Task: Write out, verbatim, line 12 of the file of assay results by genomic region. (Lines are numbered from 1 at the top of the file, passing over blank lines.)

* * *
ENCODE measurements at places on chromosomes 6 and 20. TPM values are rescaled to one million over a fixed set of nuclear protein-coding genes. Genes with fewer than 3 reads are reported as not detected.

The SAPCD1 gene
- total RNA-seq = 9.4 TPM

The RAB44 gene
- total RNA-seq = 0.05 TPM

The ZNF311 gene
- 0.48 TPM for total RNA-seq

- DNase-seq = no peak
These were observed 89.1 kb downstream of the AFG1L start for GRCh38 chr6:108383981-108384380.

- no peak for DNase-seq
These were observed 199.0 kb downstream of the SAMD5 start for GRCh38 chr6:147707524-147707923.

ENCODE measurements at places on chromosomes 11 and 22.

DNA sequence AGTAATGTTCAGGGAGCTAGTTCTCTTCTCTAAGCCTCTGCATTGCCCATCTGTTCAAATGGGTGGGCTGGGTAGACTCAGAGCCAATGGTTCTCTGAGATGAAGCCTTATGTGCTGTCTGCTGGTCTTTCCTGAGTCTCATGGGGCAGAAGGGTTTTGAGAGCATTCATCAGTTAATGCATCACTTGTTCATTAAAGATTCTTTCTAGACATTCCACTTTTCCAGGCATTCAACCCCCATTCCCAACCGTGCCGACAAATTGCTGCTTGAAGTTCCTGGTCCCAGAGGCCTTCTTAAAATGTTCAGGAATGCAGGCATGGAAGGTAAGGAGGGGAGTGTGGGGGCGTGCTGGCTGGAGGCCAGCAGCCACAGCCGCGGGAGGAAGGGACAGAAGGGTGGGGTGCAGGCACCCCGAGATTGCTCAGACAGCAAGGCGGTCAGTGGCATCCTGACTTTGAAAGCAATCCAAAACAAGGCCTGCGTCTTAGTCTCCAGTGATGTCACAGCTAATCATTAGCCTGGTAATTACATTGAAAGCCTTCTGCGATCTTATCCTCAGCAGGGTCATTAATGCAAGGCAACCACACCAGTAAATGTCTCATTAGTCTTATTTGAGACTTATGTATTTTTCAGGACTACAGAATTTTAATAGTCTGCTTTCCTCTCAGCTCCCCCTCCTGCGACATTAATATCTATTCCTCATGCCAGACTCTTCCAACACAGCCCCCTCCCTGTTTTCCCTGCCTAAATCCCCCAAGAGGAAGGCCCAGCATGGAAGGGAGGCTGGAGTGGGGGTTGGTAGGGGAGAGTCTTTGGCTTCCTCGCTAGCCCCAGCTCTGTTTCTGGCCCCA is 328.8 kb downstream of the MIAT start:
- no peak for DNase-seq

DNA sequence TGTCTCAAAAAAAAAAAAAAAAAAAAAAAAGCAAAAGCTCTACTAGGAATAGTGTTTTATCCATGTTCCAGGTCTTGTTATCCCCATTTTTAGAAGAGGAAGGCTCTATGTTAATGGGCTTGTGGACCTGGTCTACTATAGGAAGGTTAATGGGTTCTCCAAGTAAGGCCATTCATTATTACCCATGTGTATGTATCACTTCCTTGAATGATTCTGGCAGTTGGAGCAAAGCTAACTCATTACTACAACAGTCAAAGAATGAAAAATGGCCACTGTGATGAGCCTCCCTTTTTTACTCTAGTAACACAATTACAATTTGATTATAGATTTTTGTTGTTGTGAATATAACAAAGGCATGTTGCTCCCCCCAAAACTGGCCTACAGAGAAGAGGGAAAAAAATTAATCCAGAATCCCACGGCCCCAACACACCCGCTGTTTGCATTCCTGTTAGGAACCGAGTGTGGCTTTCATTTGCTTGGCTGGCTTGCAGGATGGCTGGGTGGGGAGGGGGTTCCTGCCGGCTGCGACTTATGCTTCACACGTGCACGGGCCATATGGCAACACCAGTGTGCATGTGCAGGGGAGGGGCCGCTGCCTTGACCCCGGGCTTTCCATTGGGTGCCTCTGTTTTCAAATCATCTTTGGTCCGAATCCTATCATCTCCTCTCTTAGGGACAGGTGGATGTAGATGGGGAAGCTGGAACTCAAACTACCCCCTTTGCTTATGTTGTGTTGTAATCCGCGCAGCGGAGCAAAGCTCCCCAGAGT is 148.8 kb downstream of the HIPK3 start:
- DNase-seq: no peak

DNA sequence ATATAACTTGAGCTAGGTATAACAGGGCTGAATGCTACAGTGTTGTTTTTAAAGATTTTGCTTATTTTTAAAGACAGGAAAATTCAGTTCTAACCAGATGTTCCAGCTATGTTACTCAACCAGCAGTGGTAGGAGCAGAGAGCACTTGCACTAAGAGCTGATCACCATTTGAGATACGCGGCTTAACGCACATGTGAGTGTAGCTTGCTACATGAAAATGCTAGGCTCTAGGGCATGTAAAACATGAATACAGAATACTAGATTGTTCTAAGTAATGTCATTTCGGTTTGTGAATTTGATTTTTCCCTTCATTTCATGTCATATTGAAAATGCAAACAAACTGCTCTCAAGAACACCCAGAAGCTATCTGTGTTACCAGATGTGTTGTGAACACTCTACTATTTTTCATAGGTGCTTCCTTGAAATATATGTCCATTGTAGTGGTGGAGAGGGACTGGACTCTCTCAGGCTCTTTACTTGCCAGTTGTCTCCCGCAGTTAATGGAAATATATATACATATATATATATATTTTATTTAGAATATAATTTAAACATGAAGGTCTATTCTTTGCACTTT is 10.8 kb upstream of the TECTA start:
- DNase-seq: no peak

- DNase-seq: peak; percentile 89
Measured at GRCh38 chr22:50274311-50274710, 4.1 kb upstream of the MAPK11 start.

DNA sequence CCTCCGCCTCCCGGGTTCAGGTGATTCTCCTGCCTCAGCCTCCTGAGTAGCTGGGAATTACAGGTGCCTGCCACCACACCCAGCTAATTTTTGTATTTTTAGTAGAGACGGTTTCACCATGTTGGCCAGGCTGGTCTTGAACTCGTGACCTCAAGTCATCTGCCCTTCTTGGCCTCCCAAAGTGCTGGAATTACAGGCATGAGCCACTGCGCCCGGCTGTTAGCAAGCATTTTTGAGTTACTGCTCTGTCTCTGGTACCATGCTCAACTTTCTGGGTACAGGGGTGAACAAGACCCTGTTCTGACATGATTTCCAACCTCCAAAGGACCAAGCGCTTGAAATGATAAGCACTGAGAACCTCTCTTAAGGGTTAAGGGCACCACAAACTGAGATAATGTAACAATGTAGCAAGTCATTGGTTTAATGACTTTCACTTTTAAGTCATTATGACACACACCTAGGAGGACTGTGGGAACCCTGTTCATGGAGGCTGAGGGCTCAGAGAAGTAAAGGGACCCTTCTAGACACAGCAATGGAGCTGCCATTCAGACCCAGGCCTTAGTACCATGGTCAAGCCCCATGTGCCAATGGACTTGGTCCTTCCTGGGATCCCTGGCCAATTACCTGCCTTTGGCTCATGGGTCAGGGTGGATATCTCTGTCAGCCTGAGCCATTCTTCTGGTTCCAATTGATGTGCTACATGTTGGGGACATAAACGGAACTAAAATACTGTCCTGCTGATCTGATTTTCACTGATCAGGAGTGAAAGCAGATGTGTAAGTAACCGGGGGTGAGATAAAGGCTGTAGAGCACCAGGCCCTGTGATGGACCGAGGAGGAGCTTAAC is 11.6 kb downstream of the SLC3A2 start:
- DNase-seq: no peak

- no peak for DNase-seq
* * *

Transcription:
ENCODE measurements at places on chromosomes 11 and 22.